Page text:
Japan's highest court on Tuesday sided with Beijing over Taiwan in a lengthy wrangle over a student dormitory that turned the spotlight on Tokyo's policy toward China.
Taiwan had won previous lawsuits saying it owned the dormitory, which has housed Chinese students in the western city of Kyoto since World War II.
But Japan's Supreme Court overturned lower court rulings Yesterday, saying Taipei had lost its right to file a claim as the representative of China after Tokyo decided in 1972 to recognize Beijing instead.
Taiwan bought the five-story building in Kyoto in 1950 at a time when it was recognized as China's legitimate government by Tokyo.
In 1967, during the height of the Cultural Revolution, Taiwan filed a lawsuit seeking to evict pro-Beijing students.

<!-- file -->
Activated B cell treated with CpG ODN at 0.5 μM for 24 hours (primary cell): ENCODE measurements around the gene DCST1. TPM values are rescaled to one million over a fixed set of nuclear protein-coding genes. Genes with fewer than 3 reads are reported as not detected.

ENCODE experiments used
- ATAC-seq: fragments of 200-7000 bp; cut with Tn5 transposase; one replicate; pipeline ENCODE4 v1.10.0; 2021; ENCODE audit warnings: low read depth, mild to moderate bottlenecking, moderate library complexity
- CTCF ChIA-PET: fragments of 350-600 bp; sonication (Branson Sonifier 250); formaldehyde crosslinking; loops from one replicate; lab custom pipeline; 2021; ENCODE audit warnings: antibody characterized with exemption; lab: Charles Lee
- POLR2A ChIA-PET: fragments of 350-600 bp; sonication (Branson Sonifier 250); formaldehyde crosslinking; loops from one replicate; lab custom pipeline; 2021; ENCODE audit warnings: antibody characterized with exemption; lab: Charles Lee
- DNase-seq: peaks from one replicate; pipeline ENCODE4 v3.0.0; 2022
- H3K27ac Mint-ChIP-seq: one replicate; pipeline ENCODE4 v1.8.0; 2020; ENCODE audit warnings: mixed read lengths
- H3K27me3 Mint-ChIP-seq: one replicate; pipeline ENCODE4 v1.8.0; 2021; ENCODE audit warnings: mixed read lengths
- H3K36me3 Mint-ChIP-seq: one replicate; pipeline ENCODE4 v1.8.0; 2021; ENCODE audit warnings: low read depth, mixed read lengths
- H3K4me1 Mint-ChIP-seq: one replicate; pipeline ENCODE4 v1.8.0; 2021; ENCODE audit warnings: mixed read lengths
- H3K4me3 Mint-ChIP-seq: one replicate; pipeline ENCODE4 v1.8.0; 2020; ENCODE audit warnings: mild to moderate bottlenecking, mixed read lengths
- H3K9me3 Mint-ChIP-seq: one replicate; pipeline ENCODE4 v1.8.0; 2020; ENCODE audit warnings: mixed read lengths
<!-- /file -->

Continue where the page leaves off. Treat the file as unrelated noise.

But the case was still unresolved when Tokyo established relations a few years later with Beijing and dropped its recognition of Taipei.
An initial ruling supported the pro-Beijing students, saying the dormitory legally belonged to communist China. But two subsequent court rulings backed Taiwan, saying it still existed even if it does not enjoy Japan's recognition.
The Japanese government has supported the pro-Beijing students due to its policy of recognizing "one China."
With the Supreme Court's ruling effectively meaning Taiwan did not have the right to be the plaintiff, the case was sent back to a Kyoto district court for re-examination.
The Taiwanese and Chinese missions in Tokyo and Japan's government declined to comment.
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